The increase in cases has not been seen in UK hospitalizations or deaths. This is further evidence that the coronavirus mainly affects the younger generations.
On May 23, the last time new cases were as high as they are now, 220 people died of Covid-19. However, the death toll yesterday was significantly lower. Another two people died after testing positive for the bug in the previous 28 days.
Professor Hunter said: "Fortunately, the daily reported death toll from Covid-19 remains very low with a moving average of just seven deaths per day over seven days.
Another two people died after testing positive for the bug today, bringing the total death toll in the UK to 41,551
However, with the new approach to recording deaths, it is difficult to be sure that there are timely statistics. It will be two or more weeks before we can really expect an impact on mortality rates. & # 39;
One scientist believes hospital stays are expected to increase, but deaths from better treatments will not follow.
Devi Sridhar, chairman of global public health at the University of Edinburgh, told BBC Radio 4's Today Program, “We have better treatments and doctors have better clinical ways to treat patients and have learned how to improve survival.
"The good news is that I think deaths will continue to fall, but I think hospitalizations will continue to be a challenge if these numbers continue and no restrictions are put in place to try to control them."
Other data suggests the UK coronavirus crisis is not getting worse. The Office for National Statistics assured on Friday that the number of people who contract coronavirus each day in England will remain stable.
Monitoring smears suggest 2,000 per day is down 200 compared to the previous Friday when the forecast was 2,200.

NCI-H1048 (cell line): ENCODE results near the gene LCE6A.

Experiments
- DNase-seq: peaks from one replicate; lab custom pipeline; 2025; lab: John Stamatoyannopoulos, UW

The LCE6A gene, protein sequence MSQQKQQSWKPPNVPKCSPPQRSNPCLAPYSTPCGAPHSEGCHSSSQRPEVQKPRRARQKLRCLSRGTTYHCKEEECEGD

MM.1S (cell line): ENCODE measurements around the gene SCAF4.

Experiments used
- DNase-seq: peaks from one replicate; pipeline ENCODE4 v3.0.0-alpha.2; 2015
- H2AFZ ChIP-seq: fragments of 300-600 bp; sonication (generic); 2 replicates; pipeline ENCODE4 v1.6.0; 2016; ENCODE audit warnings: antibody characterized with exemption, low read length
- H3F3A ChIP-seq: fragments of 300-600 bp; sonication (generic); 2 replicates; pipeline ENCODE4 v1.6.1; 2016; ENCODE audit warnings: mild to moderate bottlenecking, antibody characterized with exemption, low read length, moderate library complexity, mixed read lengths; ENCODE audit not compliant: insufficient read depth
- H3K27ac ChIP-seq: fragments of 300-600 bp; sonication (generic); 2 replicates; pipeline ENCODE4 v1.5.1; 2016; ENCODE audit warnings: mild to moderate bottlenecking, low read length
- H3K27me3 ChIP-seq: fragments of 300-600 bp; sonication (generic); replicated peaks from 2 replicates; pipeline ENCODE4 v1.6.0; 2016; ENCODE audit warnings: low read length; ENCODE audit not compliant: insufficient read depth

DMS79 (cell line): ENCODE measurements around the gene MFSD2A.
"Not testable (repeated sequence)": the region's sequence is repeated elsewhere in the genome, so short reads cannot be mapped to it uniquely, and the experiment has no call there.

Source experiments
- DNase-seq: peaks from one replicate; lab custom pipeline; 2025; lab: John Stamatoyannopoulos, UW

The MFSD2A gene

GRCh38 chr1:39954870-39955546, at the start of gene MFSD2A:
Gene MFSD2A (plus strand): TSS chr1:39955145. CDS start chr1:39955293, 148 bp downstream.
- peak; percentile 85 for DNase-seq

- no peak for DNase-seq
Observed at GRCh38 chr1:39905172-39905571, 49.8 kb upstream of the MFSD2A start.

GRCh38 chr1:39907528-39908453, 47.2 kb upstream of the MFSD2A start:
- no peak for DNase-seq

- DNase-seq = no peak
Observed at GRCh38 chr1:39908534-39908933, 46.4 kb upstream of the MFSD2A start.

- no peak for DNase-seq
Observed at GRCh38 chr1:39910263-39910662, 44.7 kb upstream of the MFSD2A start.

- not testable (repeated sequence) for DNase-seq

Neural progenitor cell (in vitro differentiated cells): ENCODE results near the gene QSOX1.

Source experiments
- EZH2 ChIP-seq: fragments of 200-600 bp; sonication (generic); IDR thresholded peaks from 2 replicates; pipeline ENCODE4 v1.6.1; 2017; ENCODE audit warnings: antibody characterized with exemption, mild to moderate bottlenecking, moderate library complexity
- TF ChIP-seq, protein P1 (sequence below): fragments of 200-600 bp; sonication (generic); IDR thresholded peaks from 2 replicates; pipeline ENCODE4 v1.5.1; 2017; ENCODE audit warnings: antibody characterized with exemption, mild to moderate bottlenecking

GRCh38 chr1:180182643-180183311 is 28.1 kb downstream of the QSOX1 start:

It is believed that 27,100 people in England are infected at one time – 0.05 percent of the population, or one in 2,000 people. That's a four percent decrease from last week's estimate of 28,200.
The ONS statisticians said: "There is evidence that the incidence rate for England remains unchanged".
Mr. Hancock said that ONS numbers show the NHS test and trace system works, despite constant criticism for failing to meet its goals. The scheme tracks down close contacts from Covid-19 cases and tells them to self-isolate to stop the transmission.
He said, "Today's ONS data shows that NHS Test and Trace and our local restriction approach are working in partnership with local areas to contain the virus and help the country safely return to normal."
Meanwhile, government experts said on Friday that the UK's growth rate – as the number of new cases changes from day to day – is between -1% and + 2%.
Like the R-rate, the growth rate is a tool for keeping track of the virus. If it is greater than zero and therefore positive, the disease grows, and if the growth rate is less than zero, the disease shrinks.
The value is displayed as a range. Since it is + 2%, it suggests that a slightly increasing fall rate is slightly more likely than a slow decrease.
The last week's growth rate interval was between -2% and + 1% per day, so the interval increased slightly in the direction of increasing cases instead of decreasing. However, the estimates show a high degree of uncertainty.
The R – the average number of people each virus patient will infect – must stay below one or the outbreak could grow exponentially.
However, SAGE estimates it is still between 0.9 and 1.1 after remaining unchanged from last week. However, the low infection rate in the UK means that small outbreaks can skew the estimate upwards.
Earlier warnings from Mr Hancock that Britain was on the same path as France and Spain to a "second wave" met with disagreement among scholars.
The health minister warned on Tuesday that the UK "must do everything in our power" to stop a second wave of people hospitalized with the coronavirus, which is gradually happening in Europe.
However, experts told MailOnline that Mr. Hancock's comments were "alarming" and that there were currently "no signs" of a second wave on the horizon.
The data shows that contrary to what the Minister of Health claims, hospital cases are not increasing much in Europe either, and the reason why hospital admissions in the UK with diagnosed cases have not increased "simply reflects increased testing".
Scientists say younger people are the ones who cause infections and are less likely to get seriously ill and end up in the hospital. Because of this, hospital cases and deaths will not necessarily follow higher cases, and there cannot be a fatal wave like the first.
Professor Carl Heneghan, a medical professional at Oxford University, said, “There is currently no second wave. What we are seeing is a sharp increase in the number of healthy people who carry the virus but show no symptoms. Almost all of them are young. They are discovered because – finally – there is a comprehensive system of national tests and tracings in place. & # 39;